The biggest part of the R30 000 price tag for toilets built as part of the bucket eradication programme in the Free State went to consultancy fees.
This is according to Free State cooperative governance and traditional affairs MEC Olly Mlamleli during an exclusive interview about the problems with the bucket eradication programme in the province. Mlamleli was answering questions as part of Bloemfontein Courant’s investigation into the programme in the province. In the first article – last week – questions were raised in parliament about the R30 000 price tag of the toilets paid for by Bloemwater – the implementing agent that was appointed by the national department of water and sanitation and the Free State department of cooperative governance and traditional affairs in 2013. Bloemwater seemed to be charging exorbitant prices, could not reach its target and the majority of toilets that were built could not flush.
Bloemwater CEO Dr Limakatso Moorosi said in her response to detailed questions sent to her, that the toilets were not expensive. She said a "cost comparison exercise was undertaken by the department of water and sanitation and it was established that the cost per unit is fair and acceptable when compared to other provinces," Moorosi said. The cost of a toilet included:
· Engineering design
· Geotechnical investigation
· Fees of implementing agent
· Health and hygiene education
· Social facilitation
· Construction costs for sewer and water reticulation/network
· Toilet structure
The cost analysis of the R30 000 price tag for a toilets is, according to Bloemwater, as follows:
· Top structure and end-user education – R12 000.
· Sewer reticulation – R15 000
· Water reticulation – R3000
Moorosi said Bloemwater has eradicated 13692 buckets since November 2013 and R230 000 and R335 337 000 was spent during the 2013/14 and 2014/15 financial year respectively. Although she said that the toilet at R30 000 per unit was not expensive, the escalation in cost from one financial year to the other is not being explained. Moorosi said the during the presentation of the budget plan for the project to the provincial department of human settlements the price of the toilets were questioned. She said "after much deliberation and scrutiny" the business plan was eventually approved.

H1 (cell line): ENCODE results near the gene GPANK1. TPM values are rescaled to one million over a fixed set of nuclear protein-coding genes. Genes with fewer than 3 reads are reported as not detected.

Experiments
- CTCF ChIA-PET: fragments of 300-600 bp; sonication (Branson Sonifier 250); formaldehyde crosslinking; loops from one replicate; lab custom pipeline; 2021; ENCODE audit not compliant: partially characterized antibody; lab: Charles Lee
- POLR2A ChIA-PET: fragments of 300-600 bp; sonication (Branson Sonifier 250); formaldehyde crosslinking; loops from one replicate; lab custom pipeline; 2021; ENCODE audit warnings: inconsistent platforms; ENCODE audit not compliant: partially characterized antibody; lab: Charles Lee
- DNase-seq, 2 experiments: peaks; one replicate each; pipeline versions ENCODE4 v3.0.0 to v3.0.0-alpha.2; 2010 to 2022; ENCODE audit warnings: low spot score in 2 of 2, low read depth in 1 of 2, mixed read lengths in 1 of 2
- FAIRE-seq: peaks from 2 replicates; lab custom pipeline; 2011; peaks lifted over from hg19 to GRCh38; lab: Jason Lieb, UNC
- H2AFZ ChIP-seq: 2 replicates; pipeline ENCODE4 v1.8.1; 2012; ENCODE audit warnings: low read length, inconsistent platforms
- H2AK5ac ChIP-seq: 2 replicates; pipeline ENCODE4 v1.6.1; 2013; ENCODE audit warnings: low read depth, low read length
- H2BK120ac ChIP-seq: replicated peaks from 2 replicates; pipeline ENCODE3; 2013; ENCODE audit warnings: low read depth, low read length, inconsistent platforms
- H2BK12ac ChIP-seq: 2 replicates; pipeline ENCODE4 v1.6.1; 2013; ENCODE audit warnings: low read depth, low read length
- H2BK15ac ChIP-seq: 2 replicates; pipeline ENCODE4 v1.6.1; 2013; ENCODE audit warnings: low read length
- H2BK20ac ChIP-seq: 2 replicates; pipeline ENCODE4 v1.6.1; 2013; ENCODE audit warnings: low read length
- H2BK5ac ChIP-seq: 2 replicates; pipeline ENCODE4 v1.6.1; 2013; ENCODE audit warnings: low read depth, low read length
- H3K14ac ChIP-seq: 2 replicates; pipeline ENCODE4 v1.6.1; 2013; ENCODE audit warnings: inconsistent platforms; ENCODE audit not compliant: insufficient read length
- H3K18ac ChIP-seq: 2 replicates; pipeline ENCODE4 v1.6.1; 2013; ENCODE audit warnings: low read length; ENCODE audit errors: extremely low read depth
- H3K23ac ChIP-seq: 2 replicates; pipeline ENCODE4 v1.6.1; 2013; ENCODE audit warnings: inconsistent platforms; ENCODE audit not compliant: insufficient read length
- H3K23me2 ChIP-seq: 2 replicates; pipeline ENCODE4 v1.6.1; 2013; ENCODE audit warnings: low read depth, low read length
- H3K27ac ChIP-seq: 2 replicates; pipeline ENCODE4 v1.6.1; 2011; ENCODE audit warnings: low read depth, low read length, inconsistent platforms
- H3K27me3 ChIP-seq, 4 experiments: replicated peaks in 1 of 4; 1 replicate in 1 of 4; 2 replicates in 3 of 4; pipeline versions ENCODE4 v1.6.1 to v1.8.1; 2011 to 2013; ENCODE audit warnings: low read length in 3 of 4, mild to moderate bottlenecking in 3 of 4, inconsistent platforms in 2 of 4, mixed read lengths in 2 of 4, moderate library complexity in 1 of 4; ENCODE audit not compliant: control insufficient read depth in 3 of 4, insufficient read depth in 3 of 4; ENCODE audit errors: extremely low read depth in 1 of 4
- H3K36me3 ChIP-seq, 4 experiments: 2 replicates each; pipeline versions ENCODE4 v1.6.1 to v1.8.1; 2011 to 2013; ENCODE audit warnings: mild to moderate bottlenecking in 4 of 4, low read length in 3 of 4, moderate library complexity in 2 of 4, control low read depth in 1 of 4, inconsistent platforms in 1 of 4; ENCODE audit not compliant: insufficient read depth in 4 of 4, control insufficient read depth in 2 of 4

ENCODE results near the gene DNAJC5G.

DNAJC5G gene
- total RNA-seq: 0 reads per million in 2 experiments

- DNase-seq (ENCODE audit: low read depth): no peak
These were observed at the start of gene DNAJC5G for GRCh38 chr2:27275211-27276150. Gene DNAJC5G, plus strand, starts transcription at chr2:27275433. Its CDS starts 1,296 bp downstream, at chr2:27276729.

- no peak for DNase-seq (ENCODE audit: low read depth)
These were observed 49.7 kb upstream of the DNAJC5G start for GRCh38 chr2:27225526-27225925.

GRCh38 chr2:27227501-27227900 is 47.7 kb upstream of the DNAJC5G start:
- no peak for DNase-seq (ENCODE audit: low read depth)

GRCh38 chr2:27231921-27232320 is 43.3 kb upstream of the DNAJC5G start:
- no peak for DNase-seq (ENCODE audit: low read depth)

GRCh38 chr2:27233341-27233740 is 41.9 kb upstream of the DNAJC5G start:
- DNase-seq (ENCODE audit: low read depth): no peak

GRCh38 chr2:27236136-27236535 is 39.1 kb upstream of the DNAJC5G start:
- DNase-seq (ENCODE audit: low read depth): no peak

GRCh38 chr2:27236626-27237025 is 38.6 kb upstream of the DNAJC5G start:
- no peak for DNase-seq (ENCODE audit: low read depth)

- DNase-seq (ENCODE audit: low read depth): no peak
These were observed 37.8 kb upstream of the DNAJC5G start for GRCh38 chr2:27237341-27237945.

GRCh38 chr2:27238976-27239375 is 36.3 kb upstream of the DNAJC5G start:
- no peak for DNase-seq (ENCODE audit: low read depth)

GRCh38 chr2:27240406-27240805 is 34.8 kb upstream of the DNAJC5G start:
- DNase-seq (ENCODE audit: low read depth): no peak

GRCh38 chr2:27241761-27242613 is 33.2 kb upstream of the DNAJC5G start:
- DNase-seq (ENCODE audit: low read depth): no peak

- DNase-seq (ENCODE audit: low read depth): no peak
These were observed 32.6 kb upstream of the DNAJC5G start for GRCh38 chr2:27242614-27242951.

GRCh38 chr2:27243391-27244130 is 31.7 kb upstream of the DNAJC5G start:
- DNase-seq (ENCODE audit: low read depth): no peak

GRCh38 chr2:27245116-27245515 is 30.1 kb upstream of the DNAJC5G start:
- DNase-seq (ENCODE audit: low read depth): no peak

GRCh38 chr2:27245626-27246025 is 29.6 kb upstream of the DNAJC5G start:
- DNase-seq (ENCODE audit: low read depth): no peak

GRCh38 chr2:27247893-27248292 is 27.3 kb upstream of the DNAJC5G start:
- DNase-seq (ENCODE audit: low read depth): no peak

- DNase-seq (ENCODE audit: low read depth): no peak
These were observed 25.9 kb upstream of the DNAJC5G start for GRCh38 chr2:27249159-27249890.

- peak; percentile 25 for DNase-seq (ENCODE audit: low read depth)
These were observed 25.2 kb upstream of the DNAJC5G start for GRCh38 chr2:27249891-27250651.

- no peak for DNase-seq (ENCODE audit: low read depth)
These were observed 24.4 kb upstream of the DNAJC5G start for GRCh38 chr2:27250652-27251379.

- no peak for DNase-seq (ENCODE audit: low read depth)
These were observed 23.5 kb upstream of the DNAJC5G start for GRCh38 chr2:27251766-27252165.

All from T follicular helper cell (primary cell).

Moorosi added that some of the toilets that were built do not flush because they are "dependent on bulk water and sewer infrastructure completion, which are implemented by municipalities and/or the department of water and sanitation". She further acknowledged that the entity did not reach its performance target with 4 308 buckets "due to various factors".
She said Babereki Consulting firm was appointed by Bloemwater on a turnkey basis for the construction of the toilets. This is the same company that was reported to have been involved in the construction of the psychiatric hospital in Kimberley which reportedly was R1.5-billion over budget and seven years behind schedule. In an article by Mail and Guardian the company came under scrutiny when a report – following an investigation into the project – found that a former government official who was in charge of the project had resigned from the Northern Cape provincial government to become a director of Babareki only a month after the company had been awarded the tender.
Mlamleli said the Free State has the highest number of buckets to be eradicated and the department realised that it was spending more money on consultants than on buckets being eradicated in the province. She said her department will soon be meeting Bloemwater and the national department of water and sanitation to take over the project from the entity. She added the involvement of Bloemwater is going to come to an end. This follows after a directive by the select committee on appropriations that entities should not be appointed as implementing agencies.